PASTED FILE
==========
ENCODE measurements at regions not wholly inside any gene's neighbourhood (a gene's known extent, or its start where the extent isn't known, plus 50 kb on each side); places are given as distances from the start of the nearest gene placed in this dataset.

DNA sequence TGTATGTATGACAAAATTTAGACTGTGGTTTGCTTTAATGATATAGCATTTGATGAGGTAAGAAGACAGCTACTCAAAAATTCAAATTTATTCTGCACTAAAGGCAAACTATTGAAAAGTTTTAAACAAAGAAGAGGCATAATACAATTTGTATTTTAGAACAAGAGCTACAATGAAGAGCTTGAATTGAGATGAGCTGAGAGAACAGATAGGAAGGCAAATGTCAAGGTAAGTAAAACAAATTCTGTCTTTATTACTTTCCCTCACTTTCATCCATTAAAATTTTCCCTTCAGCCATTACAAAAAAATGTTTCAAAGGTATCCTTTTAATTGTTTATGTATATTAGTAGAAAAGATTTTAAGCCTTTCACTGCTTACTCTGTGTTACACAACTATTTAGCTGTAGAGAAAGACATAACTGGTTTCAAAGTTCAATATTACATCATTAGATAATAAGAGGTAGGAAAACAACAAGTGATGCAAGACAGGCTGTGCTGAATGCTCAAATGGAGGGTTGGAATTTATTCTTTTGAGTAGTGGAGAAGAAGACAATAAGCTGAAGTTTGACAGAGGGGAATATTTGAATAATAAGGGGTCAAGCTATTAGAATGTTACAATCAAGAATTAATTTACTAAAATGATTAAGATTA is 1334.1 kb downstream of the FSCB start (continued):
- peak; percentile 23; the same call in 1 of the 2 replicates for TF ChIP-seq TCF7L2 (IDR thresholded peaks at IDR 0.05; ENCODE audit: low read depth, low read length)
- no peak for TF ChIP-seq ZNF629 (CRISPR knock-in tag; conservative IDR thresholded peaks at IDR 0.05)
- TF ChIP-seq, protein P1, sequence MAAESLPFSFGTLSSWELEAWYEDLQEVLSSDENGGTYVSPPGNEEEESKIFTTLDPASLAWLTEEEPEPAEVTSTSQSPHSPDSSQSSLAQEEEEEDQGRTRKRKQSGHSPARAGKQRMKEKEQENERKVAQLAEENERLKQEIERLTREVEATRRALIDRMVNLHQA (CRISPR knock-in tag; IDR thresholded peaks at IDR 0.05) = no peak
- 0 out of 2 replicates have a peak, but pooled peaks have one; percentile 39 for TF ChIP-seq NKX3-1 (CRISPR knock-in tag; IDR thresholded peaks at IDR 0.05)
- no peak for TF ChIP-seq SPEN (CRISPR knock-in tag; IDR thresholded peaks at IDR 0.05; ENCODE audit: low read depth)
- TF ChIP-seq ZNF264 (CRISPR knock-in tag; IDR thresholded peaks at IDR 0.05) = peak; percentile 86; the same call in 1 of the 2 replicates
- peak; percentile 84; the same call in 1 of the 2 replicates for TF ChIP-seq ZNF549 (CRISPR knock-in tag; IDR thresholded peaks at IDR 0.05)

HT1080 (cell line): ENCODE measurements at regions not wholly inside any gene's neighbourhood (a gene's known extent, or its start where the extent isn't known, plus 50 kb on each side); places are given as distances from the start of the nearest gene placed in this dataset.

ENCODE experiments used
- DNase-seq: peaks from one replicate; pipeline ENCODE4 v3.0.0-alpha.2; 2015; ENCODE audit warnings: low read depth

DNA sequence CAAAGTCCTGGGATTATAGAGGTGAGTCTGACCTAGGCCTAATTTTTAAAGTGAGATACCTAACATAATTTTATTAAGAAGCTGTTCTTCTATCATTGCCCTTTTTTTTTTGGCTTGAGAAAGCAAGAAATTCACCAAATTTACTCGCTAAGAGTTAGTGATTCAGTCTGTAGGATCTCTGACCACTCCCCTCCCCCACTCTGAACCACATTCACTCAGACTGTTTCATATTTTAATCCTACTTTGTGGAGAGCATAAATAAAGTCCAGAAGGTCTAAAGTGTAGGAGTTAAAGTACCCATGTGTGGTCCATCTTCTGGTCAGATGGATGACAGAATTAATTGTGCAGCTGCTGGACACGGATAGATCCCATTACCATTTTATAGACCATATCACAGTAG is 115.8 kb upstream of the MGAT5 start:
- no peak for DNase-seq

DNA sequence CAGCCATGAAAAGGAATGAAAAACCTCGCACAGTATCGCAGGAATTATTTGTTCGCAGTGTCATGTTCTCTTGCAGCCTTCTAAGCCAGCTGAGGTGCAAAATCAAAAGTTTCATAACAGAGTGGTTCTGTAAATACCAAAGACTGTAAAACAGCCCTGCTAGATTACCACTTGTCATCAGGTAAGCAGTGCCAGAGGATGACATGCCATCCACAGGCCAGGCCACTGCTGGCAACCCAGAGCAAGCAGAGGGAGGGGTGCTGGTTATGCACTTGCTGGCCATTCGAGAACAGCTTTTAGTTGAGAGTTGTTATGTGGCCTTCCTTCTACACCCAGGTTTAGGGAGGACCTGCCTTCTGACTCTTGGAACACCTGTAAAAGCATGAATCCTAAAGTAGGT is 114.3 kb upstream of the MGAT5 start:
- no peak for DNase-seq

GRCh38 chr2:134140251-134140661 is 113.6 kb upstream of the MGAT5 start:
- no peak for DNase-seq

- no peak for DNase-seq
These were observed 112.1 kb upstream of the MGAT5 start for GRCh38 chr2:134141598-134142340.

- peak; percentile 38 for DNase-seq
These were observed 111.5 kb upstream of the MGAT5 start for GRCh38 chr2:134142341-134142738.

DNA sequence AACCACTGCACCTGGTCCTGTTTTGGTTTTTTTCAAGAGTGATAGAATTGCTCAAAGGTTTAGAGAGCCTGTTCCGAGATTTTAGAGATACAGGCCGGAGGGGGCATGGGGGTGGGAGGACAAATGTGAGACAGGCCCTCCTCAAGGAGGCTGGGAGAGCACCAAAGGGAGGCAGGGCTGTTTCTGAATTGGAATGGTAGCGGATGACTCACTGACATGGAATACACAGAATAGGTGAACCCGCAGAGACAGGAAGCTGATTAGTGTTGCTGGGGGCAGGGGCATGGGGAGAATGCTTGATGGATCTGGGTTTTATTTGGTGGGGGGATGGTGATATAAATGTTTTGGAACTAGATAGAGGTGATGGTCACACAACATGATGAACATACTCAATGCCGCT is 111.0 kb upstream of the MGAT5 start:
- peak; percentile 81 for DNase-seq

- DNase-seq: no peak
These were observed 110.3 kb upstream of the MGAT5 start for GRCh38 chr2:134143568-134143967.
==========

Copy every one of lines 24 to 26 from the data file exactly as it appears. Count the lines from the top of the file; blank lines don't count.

- peak; percentile 81 for DNase-seq

- DNase-seq: no peak
These were observed 110.3 kb upstream of the MGAT5 start for GRCh38 chr2:134143568-134143967.